It’s not your imagination: there really are more squirrels scampering around Maine this summer.

Skeeter, an adult eastern gray squirrel, chomps down on a snack Tuesday. Maine and other states in the Northeast are experiencing an “irruption,” or boom, in the resident population of eastern gray squirrels.

And a lot of them are ending up dead on the sides of the state’s roads.

Drivers in the southern Maine have found themselves dodging the small rodents as they dart across streets and steering around squashed squirrels that didn’t make it to the other side. There have been so many squirrels, in fact, that motorists have taken to social media to ponder whether some unseen force of nature is at work.

The explanation, it turns out, is not all that mysterious.

A bumper crop of acorns, pine cones and other staples last year led to a bit of a population boom for small rodents, including squirrels. And it’s that time of year when the young mammals are setting out on their own in search of new territory and food.

Sarah Haggerty, a conservation biologist at Maine Audubon, admits she probably notices squirrels more than the average driver, but even she has been surprised by the number she’s seen this year. A few weeks ago, the booming population was evident as she drove from upstate New York to Maine – especially in New Hampshire, where it seems the squirrel population is doing particularly well.


“I was dodging them on the highway,” she said. “It was crazy.”

Haggerty said squirrels and other animals do have these “population irruptions,” which means a population spike associated with favorable environmental conditions. In the case of the squirrels, it seems plentiful food sources and protective snow cover over the winter are contributing to the irruption, she said. During the past two to three weeks, young squirrels have been venturing out in their habitats, which are often bisected by roads.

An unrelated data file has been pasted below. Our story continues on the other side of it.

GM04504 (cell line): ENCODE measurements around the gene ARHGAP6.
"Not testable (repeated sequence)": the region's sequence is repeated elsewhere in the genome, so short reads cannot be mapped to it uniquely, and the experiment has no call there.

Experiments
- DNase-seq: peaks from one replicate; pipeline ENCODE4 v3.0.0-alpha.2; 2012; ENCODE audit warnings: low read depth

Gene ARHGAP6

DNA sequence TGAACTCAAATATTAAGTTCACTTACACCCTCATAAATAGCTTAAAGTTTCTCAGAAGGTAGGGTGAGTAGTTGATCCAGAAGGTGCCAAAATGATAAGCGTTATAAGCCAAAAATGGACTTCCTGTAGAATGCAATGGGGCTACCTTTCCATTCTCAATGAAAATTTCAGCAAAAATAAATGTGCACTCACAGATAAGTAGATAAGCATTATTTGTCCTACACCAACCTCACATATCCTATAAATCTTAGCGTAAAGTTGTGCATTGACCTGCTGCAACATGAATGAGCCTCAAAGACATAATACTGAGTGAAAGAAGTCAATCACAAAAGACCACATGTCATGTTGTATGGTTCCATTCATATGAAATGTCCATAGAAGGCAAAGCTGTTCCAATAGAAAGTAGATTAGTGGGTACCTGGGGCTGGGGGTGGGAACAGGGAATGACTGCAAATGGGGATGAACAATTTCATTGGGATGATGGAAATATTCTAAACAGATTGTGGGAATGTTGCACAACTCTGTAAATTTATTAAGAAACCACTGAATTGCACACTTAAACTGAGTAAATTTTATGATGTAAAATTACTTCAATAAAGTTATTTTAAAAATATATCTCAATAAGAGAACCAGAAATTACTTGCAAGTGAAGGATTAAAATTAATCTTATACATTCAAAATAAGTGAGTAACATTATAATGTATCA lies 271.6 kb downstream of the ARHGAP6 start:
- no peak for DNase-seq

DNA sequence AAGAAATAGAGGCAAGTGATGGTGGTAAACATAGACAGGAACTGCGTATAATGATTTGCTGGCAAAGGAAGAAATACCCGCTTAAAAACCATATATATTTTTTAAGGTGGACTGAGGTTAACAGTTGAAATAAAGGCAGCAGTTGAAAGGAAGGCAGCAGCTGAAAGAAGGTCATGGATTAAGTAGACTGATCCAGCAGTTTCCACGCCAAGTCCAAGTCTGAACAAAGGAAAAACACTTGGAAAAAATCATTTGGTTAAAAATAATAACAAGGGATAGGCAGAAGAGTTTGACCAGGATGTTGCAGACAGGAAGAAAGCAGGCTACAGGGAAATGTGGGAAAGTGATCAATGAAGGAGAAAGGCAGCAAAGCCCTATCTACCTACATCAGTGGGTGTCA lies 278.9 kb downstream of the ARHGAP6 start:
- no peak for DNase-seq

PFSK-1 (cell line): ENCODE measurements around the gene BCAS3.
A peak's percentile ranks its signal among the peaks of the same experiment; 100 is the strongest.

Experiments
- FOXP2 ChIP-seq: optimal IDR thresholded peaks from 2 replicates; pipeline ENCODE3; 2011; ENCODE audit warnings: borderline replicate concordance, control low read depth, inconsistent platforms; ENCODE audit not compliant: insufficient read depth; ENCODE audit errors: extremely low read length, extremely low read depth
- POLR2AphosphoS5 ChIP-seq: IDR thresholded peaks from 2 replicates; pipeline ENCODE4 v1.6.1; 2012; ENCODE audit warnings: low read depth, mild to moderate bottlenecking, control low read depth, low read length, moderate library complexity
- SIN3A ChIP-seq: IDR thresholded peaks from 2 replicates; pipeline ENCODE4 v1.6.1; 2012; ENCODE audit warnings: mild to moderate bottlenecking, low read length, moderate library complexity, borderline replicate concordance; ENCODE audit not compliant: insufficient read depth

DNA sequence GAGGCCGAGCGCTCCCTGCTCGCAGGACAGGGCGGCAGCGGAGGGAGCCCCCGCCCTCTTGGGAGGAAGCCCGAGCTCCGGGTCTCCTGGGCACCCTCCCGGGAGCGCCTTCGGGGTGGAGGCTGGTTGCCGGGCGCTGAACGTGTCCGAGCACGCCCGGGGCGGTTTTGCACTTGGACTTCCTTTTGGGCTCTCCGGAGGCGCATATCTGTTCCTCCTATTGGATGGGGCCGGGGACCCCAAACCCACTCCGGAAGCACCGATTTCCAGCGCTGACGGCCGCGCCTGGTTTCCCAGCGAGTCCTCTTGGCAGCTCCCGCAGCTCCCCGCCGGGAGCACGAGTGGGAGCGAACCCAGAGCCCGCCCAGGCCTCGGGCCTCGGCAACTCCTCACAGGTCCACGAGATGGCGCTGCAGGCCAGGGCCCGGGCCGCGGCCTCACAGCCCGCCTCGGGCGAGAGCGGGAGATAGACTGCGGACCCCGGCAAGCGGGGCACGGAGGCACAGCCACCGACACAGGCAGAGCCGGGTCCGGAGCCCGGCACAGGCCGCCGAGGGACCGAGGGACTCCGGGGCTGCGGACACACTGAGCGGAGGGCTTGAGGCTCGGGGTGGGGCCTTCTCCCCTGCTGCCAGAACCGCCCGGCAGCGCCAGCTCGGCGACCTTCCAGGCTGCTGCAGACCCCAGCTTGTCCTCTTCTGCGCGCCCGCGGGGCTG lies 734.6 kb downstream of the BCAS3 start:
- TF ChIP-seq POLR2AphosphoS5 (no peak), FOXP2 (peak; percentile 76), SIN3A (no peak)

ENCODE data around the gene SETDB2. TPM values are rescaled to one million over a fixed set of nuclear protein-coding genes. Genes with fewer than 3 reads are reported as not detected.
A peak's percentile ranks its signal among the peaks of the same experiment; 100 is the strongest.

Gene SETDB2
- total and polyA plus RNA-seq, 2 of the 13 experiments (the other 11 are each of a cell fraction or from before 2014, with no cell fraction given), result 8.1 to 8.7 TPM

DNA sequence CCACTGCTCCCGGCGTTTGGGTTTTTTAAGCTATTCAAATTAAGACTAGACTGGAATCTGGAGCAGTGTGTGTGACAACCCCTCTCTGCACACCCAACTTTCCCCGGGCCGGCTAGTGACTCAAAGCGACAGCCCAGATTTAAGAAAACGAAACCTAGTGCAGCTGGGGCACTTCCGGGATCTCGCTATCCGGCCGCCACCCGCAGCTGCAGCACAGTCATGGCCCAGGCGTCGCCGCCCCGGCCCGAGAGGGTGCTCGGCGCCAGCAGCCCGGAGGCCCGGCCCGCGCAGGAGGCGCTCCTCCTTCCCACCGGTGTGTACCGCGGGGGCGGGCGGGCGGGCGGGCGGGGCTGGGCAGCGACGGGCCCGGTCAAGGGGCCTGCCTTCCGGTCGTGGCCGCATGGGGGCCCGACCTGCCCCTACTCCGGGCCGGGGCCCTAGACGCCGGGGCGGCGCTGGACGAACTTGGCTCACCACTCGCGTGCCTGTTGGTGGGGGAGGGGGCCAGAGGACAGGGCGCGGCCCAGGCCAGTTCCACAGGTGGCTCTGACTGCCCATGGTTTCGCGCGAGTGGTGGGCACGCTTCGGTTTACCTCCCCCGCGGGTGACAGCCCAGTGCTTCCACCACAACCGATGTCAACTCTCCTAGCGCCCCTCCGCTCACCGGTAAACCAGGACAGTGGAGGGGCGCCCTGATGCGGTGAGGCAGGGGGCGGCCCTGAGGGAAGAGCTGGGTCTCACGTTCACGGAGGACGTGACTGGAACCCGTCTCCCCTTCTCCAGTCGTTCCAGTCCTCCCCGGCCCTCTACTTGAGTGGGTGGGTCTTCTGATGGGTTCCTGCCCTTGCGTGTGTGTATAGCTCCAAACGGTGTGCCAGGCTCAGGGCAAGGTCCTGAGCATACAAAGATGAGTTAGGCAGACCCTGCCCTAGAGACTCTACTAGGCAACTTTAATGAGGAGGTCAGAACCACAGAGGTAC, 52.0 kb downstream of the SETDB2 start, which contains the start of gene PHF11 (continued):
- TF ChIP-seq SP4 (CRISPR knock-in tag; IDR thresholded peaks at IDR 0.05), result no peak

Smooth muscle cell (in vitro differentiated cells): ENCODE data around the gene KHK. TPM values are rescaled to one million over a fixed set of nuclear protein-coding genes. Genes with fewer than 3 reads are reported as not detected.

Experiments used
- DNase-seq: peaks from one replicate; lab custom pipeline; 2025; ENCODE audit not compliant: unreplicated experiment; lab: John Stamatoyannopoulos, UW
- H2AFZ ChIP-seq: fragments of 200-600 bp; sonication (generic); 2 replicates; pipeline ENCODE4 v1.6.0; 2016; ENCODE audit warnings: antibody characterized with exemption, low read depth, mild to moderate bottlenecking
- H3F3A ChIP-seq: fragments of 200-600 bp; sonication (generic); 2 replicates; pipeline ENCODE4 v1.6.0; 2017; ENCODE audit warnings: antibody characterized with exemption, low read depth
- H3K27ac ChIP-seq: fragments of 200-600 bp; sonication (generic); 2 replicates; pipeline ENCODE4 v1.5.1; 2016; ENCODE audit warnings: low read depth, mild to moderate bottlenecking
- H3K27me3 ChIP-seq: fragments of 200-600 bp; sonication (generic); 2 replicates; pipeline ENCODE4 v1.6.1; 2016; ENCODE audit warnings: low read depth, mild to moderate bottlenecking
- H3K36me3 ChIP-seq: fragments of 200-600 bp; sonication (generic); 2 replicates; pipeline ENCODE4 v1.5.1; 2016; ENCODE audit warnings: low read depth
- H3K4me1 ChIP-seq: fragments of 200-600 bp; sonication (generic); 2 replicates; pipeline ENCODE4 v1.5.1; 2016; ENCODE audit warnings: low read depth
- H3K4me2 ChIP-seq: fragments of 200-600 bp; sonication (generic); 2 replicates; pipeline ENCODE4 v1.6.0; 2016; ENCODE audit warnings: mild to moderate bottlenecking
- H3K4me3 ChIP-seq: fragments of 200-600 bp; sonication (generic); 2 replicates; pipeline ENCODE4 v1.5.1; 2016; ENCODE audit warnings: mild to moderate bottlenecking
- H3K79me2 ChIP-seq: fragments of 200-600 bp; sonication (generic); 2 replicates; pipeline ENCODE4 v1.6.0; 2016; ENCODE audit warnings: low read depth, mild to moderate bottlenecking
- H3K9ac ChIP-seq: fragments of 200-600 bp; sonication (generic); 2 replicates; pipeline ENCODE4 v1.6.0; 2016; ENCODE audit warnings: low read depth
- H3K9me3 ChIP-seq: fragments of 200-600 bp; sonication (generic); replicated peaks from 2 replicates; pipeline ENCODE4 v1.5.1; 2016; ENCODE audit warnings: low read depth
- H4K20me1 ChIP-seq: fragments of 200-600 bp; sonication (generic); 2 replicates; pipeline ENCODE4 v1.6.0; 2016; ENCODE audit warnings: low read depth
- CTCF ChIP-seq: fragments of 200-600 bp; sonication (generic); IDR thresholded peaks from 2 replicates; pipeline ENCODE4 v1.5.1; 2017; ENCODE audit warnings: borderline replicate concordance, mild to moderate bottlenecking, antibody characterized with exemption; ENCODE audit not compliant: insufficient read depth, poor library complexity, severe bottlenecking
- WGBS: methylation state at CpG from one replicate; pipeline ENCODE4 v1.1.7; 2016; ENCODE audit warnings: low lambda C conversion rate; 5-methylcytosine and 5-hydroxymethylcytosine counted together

An adult eastern gray squirrel peaks out of a box Tuesday at the Center for Wildlife as Libby Peck brings it food. The squirrel was found injured in a road and brought to the shelter in Cape Neddick, which treats injured and orphaned wildlife, including squirrels that have been found after being hit by cars.

There are more than 350 species of squirrels worldwide, but the eastern gray squirrel is the most common in Maine. The rodents known for their bushy tails are diurnal, which means they are active during the day. That daytime activity is rare among wild mammals and makes them much more visible to people who spot them raiding bird feeders and darting across roads.


Scott Lindsay, a wildlife biologist with Inland Fisheries and Wildlife, said there are likely two factors leading to the noticeable increase in squirrels in the southern half of the state: an abundance of acorns last fall and the arrival of the peak season for animal populations. This is the time of year when the first litter of squirrels are out on their own and the newest litters will be headed out soon, he said.